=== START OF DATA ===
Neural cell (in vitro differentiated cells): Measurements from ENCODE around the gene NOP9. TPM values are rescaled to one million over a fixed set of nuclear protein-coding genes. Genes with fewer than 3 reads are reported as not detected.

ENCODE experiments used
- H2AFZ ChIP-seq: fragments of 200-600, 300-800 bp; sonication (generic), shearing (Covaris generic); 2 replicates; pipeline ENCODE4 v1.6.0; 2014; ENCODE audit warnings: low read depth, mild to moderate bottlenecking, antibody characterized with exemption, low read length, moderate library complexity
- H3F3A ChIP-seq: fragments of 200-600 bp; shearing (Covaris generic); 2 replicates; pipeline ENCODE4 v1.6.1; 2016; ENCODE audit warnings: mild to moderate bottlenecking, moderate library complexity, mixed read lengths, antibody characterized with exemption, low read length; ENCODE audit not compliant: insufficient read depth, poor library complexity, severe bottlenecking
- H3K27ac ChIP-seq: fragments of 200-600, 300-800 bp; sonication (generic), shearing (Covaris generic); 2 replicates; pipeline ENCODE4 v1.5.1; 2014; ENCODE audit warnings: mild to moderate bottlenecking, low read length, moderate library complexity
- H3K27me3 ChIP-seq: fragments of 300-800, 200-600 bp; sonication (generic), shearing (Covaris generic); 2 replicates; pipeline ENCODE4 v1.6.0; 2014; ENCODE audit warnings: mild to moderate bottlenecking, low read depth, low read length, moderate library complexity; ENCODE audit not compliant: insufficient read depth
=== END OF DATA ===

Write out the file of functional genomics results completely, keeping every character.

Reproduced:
Neural cell (in vitro differentiated cells): Measurements from ENCODE around the gene NOP9. TPM values are rescaled to one million over a fixed set of nuclear protein-coding genes. Genes with fewer than 3 reads are reported as not detected.

ENCODE experiments used
- H2AFZ ChIP-seq: fragments of 200-600, 300-800 bp; sonication (generic), shearing (Covaris generic); 2 replicates; pipeline ENCODE4 v1.6.0; 2014; ENCODE audit warnings: low read depth, mild to moderate bottlenecking, antibody characterized with exemption, low read length, moderate library complexity
- H3F3A ChIP-seq: fragments of 200-600 bp; shearing (Covaris generic); 2 replicates; pipeline ENCODE4 v1.6.1; 2016; ENCODE audit warnings: mild to moderate bottlenecking, moderate library complexity, mixed read lengths, antibody characterized with exemption, low read length; ENCODE audit not compliant: insufficient read depth, poor library complexity, severe bottlenecking
- H3K27ac ChIP-seq: fragments of 200-600, 300-800 bp; sonication (generic), shearing (Covaris generic); 2 replicates; pipeline ENCODE4 v1.5.1; 2014; ENCODE audit warnings: mild to moderate bottlenecking, low read length, moderate library complexity
- H3K27me3 ChIP-seq: fragments of 300-800, 200-600 bp; sonication (generic), shearing (Covaris generic); 2 replicates; pipeline ENCODE4 v1.6.0; 2014; ENCODE audit warnings: mild to moderate bottlenecking, low read depth, low read length, moderate library complexity; ENCODE audit not compliant: insufficient read depth